Simple Explanation by Analogy
Example 1: An Ipad "wraps" an Iphone
The Ipad is basically a large Iphone.....it's basically an Iphone but with a different exterior (larger screen). i.e. the Ipad has a different "wrapper".
It's literally the same thing with "objects".
"Wrappers may expose different features than the underlying object" ......okay, but what does this mean?
Sometimes the wrapper might limit the things you can access inside. For example, the ipad may limit your ability to make phone calls, even though the Iphone buried within it, has that capability.
Example 2: Automatic car acting as a wrapper to a manual car
Think of an automatic car, and a manual car.
In an automatic car, there is an engineering mechanism which automatically changes the gears for you, but fundamentally, under the surface, the car is still a manual car.
In other words, the automatic features of the car "wraps" the manual functionality of the car.
If you wanted to manually change the gears by yourself in an automatic car - you simply can't do it. The ability to change gears "is not exposed" in the automatic car. But it is exposed in a manual car. Granted the analogy is a little strained, but I hope you see what I'm getting at.
But what is the purpose of a wrapper?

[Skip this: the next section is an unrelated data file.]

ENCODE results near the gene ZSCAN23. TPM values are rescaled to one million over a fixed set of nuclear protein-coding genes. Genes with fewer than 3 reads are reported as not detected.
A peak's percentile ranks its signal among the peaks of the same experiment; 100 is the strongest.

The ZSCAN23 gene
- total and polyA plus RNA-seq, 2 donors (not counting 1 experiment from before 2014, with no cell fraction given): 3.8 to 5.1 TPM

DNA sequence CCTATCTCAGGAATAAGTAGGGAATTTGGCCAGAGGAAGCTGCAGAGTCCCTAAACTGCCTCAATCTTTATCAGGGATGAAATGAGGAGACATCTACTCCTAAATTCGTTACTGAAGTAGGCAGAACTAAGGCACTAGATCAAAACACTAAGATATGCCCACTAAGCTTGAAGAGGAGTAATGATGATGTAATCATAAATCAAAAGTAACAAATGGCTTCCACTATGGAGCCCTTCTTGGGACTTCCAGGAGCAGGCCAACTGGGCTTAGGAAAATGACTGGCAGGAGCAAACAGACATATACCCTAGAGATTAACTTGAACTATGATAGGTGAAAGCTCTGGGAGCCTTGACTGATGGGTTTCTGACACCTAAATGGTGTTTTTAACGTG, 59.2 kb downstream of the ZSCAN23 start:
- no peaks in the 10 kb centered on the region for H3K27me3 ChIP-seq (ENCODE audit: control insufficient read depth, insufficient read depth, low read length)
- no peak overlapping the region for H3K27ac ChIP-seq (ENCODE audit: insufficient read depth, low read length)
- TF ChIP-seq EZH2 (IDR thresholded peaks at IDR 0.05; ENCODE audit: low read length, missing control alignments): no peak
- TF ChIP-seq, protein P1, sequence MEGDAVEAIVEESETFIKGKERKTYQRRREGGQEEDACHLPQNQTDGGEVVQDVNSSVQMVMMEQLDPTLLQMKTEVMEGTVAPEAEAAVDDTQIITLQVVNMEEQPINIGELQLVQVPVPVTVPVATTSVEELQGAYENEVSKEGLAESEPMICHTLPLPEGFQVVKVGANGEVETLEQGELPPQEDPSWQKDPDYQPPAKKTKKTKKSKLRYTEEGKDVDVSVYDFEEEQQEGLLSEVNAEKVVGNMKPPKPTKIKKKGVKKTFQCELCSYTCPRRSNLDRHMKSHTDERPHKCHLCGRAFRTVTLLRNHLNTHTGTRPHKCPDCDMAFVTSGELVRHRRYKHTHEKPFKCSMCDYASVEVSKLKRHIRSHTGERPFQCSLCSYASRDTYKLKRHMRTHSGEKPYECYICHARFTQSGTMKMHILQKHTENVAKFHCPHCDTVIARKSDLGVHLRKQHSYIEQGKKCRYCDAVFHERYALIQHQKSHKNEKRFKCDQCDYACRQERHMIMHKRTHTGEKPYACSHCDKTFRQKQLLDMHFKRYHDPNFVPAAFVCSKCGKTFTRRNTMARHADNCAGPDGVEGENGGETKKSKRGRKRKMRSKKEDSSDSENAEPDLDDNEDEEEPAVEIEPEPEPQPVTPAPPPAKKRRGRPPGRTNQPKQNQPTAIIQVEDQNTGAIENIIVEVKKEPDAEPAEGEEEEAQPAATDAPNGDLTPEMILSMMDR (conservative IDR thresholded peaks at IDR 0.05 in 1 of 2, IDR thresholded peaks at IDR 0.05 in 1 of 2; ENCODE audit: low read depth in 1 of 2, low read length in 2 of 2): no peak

You'd write a wrapping class if you wanted to simplify things. Leave all the complicated bits inside the wrapper, ensuring that those complicated bits are not 'exposed'.
Examples - wrappers used in code
Pysch: It's a ruby wrapper around libyaml, which I believe is written in C. If you wanted to use a libyaml, but with ruby, what are your options? Pysch allows you to write in Ruby, while getting all the benefits of libyaml underneath. It "wraps" libyaml.
.net wrappers: For example, you could have a .net wrapper, which underneath, makes COM calls. If you didn't have a wrapper, then you'd be forced to make those COM calls yourself. Luckily with the wrapper, you'd just make the calls to the .net wrapping code - which would in turn make those COM calls. And that should hopefully simplify things for you. The AutoCAD .net API is the perfect example. It is a glorified wrapper for the ObjectARX API.